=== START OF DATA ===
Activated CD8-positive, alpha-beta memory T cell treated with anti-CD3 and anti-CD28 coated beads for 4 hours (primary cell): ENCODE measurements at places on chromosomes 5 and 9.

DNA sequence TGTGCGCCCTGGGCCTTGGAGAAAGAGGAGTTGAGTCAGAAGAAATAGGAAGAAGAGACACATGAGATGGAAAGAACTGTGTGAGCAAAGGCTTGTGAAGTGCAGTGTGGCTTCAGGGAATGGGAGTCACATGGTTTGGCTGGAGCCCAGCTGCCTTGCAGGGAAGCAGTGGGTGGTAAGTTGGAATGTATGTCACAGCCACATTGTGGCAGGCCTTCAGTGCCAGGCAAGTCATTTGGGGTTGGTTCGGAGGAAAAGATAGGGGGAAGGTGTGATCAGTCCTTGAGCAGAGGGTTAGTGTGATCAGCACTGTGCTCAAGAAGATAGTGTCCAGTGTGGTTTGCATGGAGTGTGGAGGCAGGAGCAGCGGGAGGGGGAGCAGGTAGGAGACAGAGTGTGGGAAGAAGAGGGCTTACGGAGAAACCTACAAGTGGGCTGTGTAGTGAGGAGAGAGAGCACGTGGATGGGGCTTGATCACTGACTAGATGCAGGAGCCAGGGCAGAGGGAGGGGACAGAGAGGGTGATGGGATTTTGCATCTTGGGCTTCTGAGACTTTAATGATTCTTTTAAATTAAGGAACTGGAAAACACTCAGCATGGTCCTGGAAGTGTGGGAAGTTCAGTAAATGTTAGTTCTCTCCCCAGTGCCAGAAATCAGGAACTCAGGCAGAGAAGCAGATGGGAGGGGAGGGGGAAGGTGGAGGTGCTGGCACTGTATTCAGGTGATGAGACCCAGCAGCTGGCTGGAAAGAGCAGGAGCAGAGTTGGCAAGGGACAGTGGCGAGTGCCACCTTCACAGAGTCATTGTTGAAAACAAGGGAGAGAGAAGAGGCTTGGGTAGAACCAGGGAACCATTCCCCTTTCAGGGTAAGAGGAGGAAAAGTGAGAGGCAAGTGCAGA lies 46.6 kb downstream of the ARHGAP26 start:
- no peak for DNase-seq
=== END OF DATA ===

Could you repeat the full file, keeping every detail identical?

Activated CD8-positive, alpha-beta memory T cell treated with anti-CD3 and anti-CD28 coated beads for 4 hours (primary cell): ENCODE measurements at places on chromosomes 5 and 9.

DNA sequence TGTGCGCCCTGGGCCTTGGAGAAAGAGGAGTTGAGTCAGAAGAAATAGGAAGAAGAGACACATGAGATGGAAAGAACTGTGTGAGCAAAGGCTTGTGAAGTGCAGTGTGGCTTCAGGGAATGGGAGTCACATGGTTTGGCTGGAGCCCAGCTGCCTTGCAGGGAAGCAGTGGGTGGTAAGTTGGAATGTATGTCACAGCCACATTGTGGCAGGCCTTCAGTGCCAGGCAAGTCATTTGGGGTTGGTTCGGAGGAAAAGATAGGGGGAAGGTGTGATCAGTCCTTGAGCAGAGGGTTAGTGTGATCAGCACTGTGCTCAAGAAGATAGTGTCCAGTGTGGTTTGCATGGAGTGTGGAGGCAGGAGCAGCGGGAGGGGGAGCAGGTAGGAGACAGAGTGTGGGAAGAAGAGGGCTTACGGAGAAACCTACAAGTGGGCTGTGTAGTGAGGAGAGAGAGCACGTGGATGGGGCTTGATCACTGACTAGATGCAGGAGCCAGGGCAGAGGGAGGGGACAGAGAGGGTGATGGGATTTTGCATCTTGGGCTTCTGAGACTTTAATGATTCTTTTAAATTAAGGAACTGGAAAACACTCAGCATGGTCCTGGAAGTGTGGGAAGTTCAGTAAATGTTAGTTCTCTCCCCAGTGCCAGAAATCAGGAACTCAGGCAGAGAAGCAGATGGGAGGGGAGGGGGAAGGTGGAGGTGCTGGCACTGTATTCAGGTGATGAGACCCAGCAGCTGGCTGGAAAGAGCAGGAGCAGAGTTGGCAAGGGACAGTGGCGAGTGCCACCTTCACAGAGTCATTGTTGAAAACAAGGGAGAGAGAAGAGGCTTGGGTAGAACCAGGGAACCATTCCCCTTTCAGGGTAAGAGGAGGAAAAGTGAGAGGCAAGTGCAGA lies 46.6 kb downstream of the ARHGAP26 start:
- no peak for DNase-seq